Anyone planning to to adapt a Stephen King story has quite the weight of expectation to match up to, but anyone willing to tackle a Stephen King ghost story must have balls the size of watermelons. After all, this is the man who wrote The Shining and whether the author cares to except it or not, Stanley Kubrick’s movie adaptation remains one of the greatest horror movies of all time – something that, even all these years later, would be a tough act to follow.
In 2007, Mikael Håfström, armed with a short story plucked from the pages from anthology novel Everything’s Eventual, attempted to do precisely that with 1408, a good old fashioned haunted hotel room story that aimed to give us some psychological chills instead of drowning us in buckets of offal. But while it was obviously never going to hold a candle to Kubrick’s titan of terror, could 1408 have a ghost of a chance to insert itself in the upper echelons of King adaptations?


Professional cynic Mike Enslin, once a promising novelist, now makes a living channeling every inch of skepticism he has into writing niche books about rating various so-called haunted destinations that drip with sarcasm. A profound disbeliever in anything supernatural, the bitter author one day gets wind of the infamous room 1408 that’s located in the Dolphin Hotel in New York from an anonymous postcard and being the sort of guy who would take such a thing as a challenge, he gets his publishers to book him a night’s stay.
Upon arriving, he’s met by hotel manager Gerald Olin who immediately sternly demands that Enslin changes his mind, but a lengthy description of some of the damage the titular room has done to those who has stayed within its walls. Bottom line? This isn’t mere ghosts we’re talking about and to quote Olin himself “It’s an evil, fucking room.”.
Still undeterred, Enslin settles down in the noticeably unassuming room and immediately starts to unleash his particular brand of nihilistic sarcasm into his tape recorder, but soon he starts to notice weird stuff happening – the radio keeps coming on it’s own, the window slams shut on his fingers and the water temperature in the bathroom fluctuates dangerously – but while this would be enough to knock down the hotel’s rating by a star or two, it’s hardly proof that the room is trying to kill him… And then the room tries to kill him.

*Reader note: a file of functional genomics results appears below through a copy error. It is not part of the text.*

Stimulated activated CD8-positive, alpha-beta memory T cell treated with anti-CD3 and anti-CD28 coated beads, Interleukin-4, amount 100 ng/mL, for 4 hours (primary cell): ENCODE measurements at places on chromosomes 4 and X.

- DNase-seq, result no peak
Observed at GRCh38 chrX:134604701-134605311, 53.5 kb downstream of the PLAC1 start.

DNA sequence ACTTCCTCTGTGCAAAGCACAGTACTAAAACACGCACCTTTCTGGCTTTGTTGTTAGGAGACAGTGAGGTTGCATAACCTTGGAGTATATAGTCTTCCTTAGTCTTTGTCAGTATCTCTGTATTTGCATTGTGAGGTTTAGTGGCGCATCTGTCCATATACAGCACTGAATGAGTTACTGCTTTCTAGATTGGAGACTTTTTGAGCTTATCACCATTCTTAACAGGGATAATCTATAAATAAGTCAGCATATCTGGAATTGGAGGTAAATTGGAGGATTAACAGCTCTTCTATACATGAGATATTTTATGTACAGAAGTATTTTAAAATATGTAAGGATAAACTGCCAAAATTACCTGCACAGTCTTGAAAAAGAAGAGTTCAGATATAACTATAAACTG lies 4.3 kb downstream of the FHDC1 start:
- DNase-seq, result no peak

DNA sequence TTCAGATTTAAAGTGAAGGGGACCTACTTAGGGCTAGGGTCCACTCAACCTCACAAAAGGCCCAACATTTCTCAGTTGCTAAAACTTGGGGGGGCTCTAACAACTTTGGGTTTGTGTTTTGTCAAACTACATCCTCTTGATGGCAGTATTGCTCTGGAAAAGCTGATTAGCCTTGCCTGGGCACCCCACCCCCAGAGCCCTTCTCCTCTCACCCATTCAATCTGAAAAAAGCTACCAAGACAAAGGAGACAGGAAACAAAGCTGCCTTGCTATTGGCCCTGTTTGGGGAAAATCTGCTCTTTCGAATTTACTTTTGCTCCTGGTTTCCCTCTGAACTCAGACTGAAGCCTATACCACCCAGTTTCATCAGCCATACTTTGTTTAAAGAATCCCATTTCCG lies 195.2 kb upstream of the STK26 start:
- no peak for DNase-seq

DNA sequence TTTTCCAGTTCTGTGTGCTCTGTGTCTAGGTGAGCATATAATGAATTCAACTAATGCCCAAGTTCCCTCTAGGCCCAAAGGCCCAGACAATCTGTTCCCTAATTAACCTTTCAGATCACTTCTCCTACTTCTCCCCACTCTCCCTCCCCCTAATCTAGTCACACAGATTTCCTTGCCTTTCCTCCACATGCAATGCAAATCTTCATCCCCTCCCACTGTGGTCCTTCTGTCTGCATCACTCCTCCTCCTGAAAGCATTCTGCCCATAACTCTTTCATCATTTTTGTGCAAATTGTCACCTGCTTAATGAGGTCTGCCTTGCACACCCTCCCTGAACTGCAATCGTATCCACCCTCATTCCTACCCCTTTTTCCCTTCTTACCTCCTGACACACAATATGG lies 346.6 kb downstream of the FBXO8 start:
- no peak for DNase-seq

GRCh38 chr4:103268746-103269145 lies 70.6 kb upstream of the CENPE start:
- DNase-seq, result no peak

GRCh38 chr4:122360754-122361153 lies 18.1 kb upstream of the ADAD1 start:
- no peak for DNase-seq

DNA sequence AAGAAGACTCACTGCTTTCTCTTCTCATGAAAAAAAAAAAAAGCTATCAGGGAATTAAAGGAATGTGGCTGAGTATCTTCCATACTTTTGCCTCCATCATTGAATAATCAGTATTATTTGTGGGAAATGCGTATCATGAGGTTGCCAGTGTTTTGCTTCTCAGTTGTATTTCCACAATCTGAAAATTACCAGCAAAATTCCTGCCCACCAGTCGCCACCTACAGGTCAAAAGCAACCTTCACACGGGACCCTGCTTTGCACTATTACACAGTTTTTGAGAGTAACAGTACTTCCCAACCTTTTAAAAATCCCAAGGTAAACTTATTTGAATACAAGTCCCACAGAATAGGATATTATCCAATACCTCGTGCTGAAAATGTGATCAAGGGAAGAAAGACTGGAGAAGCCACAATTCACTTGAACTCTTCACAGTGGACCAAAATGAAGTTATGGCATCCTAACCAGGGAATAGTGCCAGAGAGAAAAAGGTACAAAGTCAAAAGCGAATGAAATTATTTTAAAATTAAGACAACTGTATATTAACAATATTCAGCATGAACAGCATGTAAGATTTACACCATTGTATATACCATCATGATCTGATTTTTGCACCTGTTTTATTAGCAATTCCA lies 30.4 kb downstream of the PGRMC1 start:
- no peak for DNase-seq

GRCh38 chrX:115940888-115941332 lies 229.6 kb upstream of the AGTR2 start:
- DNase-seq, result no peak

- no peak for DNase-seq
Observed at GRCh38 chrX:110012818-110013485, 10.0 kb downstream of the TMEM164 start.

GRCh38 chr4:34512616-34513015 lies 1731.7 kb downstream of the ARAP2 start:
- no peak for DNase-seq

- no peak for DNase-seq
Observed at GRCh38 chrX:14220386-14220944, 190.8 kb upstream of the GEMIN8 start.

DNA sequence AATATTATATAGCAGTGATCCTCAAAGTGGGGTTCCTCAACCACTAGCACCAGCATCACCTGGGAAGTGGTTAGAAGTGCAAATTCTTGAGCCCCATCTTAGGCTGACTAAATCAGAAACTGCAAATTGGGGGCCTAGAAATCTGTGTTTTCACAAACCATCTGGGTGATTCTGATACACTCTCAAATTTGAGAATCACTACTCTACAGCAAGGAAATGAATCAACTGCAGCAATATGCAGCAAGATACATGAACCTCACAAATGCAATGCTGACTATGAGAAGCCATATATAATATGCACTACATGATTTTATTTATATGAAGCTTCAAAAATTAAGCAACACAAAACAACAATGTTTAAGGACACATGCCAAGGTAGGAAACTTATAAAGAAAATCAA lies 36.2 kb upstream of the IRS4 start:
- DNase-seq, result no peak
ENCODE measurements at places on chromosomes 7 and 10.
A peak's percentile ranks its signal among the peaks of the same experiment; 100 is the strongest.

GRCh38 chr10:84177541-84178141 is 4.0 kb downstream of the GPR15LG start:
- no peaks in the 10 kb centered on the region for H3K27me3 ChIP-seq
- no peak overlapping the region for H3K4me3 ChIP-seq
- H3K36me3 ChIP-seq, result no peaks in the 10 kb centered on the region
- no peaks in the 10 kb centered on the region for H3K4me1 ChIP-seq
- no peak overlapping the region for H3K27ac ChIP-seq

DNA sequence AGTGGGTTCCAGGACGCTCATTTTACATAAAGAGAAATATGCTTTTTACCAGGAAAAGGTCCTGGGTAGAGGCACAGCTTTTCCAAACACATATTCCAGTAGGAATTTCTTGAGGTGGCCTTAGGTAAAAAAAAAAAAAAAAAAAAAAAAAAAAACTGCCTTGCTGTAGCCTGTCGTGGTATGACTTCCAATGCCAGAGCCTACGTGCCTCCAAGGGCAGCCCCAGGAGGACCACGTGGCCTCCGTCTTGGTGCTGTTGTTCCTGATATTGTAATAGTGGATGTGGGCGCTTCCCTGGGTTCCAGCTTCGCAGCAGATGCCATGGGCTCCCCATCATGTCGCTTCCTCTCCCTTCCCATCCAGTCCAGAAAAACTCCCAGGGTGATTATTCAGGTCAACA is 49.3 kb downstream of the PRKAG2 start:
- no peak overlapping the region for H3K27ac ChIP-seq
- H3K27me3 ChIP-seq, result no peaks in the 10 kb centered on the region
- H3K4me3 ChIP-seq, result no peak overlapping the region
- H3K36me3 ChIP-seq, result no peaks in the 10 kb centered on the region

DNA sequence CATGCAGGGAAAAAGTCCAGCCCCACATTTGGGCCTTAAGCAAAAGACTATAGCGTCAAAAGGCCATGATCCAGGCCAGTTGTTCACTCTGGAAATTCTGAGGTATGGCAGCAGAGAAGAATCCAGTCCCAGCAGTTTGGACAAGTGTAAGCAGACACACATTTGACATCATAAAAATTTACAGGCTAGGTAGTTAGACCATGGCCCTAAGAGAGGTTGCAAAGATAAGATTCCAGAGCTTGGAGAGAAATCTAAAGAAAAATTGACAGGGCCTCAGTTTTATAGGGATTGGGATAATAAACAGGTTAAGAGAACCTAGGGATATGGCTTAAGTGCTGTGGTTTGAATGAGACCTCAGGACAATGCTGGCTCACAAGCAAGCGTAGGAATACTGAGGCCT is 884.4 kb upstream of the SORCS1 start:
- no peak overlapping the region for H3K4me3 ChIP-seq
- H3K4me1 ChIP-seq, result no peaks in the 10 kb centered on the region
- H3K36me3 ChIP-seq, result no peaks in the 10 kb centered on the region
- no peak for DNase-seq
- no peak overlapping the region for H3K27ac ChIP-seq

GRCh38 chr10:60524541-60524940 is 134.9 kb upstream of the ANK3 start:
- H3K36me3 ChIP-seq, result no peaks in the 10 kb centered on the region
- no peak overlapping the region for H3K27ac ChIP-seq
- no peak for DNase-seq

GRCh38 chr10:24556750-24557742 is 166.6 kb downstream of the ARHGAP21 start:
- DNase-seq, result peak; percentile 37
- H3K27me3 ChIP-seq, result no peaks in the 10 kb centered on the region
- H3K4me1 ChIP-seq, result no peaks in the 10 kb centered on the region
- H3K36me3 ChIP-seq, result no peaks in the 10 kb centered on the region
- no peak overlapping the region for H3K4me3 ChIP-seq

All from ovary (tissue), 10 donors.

Soon reality takes a header out the window and if Enslin isn’t careful, he’ll be next as 1408 tightens the screws and plays on the memories of his dead daughter to assault him with bizarre hallucinations and suicidal tendencies. But is any of it actually real? Couldn’t Enslin have been drugged, or is even experiencing some sort of psychotic break rather than the explanation being a malevolent room trying to punch his ticket? Whatever it is, it should make quite the Chapter in his next book – should he survive, that is.


Props really do have to be given to the filmmakers here for trying something do stripped back yet still so ambitious, after all 1408 was made in 2007, years before the current fad of “elevated” horror made such introspective genre pics the norm, but while such movies as The Lighthouse or Hereditary attacked such things with almost overwhelming subtlety, Håfström’s movie is still very much a product of it’s time.